Volvo Truck LV75 - 1930


Even if trucks with a bonnet covering the engine in front of the cab are called 'Conventional' trucks in e.g. the USA, the truck with the engine placed under the cab/seat has always been an natural alternative (in fact the first truck in the world of 1896 was a truck of this type, with the driver´s seat placed over the engine).

Moving the engine, removing the bonnet
In the early 1930´s with increasing number of trucks using the fairly bad European roads of the day, the permitted axle pressures had to be rather limited due to the severe demands put on the road system. The problem of creating a more even axle load between the axles of a truck, with the engine placed over the front wheels and the cab behind the engine, helped the development of F-trucks, i.e. without a bonnet in front of the cab.

Volvo was interested in using this basic principle and as a result of this the LV75 was presented and introduced at the Amsterdam Motor Show in Holland early in 1933. The LV75 soon became a rather popular truck for special applications like garbage transport. Its most common use, however, was as a chassis used for light- to medium-duty buses in rural traffic.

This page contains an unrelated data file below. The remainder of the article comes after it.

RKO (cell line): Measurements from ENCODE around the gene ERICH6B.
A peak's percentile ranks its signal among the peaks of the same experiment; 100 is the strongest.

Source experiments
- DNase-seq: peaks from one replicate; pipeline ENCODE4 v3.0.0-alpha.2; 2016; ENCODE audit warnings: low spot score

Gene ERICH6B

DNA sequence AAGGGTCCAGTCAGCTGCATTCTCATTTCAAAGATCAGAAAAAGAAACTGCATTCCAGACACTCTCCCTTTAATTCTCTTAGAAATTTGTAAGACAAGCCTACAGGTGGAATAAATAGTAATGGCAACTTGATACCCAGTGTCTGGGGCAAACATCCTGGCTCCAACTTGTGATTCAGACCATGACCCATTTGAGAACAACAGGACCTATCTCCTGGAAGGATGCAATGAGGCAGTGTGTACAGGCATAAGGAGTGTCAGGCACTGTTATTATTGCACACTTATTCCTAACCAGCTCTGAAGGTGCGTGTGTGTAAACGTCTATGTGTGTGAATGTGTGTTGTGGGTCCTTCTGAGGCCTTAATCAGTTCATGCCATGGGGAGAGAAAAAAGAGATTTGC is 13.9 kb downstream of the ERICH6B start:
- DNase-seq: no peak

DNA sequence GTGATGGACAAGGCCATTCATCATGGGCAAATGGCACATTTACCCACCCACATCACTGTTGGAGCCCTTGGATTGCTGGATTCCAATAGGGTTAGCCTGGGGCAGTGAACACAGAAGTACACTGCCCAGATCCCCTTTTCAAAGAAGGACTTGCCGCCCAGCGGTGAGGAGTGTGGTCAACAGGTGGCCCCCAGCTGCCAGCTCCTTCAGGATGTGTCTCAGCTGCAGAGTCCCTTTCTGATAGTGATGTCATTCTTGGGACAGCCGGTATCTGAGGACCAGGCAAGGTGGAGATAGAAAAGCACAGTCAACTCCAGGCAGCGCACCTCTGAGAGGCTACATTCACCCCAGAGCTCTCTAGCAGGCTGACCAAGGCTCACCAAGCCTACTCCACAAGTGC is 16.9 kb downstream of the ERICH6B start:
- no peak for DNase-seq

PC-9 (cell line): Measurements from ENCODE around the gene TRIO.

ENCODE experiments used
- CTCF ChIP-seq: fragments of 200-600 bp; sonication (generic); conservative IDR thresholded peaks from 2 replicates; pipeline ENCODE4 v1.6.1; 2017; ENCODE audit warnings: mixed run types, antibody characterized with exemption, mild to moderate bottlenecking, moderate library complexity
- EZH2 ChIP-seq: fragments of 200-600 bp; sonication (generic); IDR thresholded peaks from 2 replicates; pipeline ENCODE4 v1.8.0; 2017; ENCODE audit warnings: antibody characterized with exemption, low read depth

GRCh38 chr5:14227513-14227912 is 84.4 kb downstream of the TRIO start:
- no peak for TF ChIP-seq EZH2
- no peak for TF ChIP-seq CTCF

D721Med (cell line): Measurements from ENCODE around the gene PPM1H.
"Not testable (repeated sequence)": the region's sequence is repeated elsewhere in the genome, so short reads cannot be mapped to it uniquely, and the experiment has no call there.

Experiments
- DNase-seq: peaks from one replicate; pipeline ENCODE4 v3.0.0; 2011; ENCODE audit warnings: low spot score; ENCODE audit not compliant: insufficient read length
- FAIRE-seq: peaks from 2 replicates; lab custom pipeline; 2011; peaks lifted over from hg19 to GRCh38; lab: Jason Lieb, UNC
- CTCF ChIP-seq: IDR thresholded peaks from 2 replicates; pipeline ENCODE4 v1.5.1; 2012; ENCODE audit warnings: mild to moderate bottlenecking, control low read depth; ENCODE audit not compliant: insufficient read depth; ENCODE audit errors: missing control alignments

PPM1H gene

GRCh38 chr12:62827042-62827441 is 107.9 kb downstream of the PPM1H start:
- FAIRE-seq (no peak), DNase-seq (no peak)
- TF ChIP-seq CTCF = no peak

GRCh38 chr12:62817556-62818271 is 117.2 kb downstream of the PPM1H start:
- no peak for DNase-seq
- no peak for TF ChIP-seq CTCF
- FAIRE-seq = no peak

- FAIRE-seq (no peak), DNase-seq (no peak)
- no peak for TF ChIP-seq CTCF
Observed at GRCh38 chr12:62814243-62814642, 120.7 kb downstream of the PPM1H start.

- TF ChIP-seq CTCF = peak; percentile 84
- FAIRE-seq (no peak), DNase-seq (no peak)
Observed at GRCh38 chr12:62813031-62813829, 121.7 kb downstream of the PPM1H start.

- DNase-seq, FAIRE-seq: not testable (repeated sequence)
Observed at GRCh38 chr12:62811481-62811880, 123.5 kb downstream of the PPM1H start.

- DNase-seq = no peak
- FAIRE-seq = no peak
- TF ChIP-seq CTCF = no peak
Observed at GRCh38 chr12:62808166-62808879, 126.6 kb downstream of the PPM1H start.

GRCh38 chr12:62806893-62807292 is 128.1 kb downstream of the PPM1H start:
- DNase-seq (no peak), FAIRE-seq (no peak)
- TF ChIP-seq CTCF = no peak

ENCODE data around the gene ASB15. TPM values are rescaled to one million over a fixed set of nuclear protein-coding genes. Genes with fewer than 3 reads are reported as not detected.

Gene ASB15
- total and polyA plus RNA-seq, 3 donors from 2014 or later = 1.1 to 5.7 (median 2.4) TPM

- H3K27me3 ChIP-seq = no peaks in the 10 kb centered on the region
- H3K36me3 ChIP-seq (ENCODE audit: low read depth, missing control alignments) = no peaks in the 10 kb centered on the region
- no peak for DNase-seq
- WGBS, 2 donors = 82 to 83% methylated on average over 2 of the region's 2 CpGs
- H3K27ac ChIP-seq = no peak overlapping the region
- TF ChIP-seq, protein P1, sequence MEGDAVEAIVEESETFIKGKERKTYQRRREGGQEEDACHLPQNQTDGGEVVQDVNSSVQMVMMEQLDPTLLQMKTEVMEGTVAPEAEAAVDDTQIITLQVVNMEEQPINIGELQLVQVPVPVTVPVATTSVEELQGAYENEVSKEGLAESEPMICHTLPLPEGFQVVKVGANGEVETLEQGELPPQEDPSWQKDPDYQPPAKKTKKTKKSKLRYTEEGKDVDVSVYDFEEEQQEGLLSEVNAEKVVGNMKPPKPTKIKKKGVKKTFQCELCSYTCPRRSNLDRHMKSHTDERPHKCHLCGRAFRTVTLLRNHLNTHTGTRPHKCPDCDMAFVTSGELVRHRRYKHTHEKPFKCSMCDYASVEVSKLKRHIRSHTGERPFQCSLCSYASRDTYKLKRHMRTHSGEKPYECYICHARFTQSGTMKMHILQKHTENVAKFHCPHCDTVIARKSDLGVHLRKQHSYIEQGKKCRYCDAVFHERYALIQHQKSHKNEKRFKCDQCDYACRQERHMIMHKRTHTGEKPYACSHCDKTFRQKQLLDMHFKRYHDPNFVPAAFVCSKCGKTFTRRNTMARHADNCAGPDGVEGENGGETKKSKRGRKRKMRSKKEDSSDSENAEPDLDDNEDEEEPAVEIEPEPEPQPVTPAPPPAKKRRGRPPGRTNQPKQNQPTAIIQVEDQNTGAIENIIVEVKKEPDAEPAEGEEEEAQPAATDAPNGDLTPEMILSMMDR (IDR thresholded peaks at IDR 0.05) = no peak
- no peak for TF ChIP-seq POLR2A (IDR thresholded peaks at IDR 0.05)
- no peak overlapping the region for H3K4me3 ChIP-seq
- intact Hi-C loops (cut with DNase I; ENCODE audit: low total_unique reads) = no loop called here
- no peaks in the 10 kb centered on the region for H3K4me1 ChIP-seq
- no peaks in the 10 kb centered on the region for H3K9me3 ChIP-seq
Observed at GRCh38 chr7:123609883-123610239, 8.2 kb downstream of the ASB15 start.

Fitting the chassis and front axles
The design of the LV75 was made in a fashion which sounds very much like the design method of the 1990´s, i.e. as a 'family concept'. In general, the chassis was identical to the LV74 truck, i.e. with a side-valve petrol engine of 65 bhp. To compensate for the increased share of the GVW being over the front axle, however, the designers chose to use the front axle from the heavy-duty LV68-series of trucks.

The LV75-series trucks, however, was bound to become a single example of series produced, up unto Volvo F-trucks in the mid-1950´s. When it came to buses, however, the fashion soon changed. The Volvo buses from 1935 on normally featured an engine which was placed in or under the bus body.